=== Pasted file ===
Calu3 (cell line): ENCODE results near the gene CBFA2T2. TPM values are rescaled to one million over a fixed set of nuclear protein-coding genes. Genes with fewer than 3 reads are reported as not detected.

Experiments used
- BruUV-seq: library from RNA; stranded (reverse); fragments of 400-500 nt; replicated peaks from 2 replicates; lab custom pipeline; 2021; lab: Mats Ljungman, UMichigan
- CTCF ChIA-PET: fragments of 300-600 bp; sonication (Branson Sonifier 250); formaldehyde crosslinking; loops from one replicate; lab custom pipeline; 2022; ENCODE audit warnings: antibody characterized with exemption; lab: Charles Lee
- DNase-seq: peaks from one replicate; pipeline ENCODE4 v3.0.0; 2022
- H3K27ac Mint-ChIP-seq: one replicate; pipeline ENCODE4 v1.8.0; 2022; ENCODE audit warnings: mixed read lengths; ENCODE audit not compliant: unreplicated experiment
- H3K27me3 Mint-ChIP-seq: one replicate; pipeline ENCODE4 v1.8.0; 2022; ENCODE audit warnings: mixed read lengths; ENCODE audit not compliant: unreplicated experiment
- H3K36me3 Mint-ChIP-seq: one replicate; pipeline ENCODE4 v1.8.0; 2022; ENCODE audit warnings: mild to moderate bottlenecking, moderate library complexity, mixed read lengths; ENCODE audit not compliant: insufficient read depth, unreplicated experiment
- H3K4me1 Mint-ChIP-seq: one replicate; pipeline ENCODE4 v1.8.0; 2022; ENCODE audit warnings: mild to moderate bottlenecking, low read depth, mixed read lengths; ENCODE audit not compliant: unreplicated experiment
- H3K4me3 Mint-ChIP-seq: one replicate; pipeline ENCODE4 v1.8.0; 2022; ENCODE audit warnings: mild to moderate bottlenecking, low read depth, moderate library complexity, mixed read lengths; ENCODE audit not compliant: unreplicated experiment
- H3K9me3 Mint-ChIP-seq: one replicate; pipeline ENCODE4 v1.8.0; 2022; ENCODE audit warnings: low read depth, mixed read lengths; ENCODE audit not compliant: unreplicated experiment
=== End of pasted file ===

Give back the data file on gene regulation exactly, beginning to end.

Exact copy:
Calu3 (cell line): ENCODE results near the gene CBFA2T2. TPM values are rescaled to one million over a fixed set of nuclear protein-coding genes. Genes with fewer than 3 reads are reported as not detected.

Experiments used
- BruUV-seq: library from RNA; stranded (reverse); fragments of 400-500 nt; replicated peaks from 2 replicates; lab custom pipeline; 2021; lab: Mats Ljungman, UMichigan
- CTCF ChIA-PET: fragments of 300-600 bp; sonication (Branson Sonifier 250); formaldehyde crosslinking; loops from one replicate; lab custom pipeline; 2022; ENCODE audit warnings: antibody characterized with exemption; lab: Charles Lee
- DNase-seq: peaks from one replicate; pipeline ENCODE4 v3.0.0; 2022
- H3K27ac Mint-ChIP-seq: one replicate; pipeline ENCODE4 v1.8.0; 2022; ENCODE audit warnings: mixed read lengths; ENCODE audit not compliant: unreplicated experiment
- H3K27me3 Mint-ChIP-seq: one replicate; pipeline ENCODE4 v1.8.0; 2022; ENCODE audit warnings: mixed read lengths; ENCODE audit not compliant: unreplicated experiment
- H3K36me3 Mint-ChIP-seq: one replicate; pipeline ENCODE4 v1.8.0; 2022; ENCODE audit warnings: mild to moderate bottlenecking, moderate library complexity, mixed read lengths; ENCODE audit not compliant: insufficient read depth, unreplicated experiment
- H3K4me1 Mint-ChIP-seq: one replicate; pipeline ENCODE4 v1.8.0; 2022; ENCODE audit warnings: mild to moderate bottlenecking, low read depth, mixed read lengths; ENCODE audit not compliant: unreplicated experiment
- H3K4me3 Mint-ChIP-seq: one replicate; pipeline ENCODE4 v1.8.0; 2022; ENCODE audit warnings: mild to moderate bottlenecking, low read depth, moderate library complexity, mixed read lengths; ENCODE audit not compliant: unreplicated experiment
- H3K9me3 Mint-ChIP-seq: one replicate; pipeline ENCODE4 v1.8.0; 2022; ENCODE audit warnings: low read depth, mixed read lengths; ENCODE audit not compliant: unreplicated experiment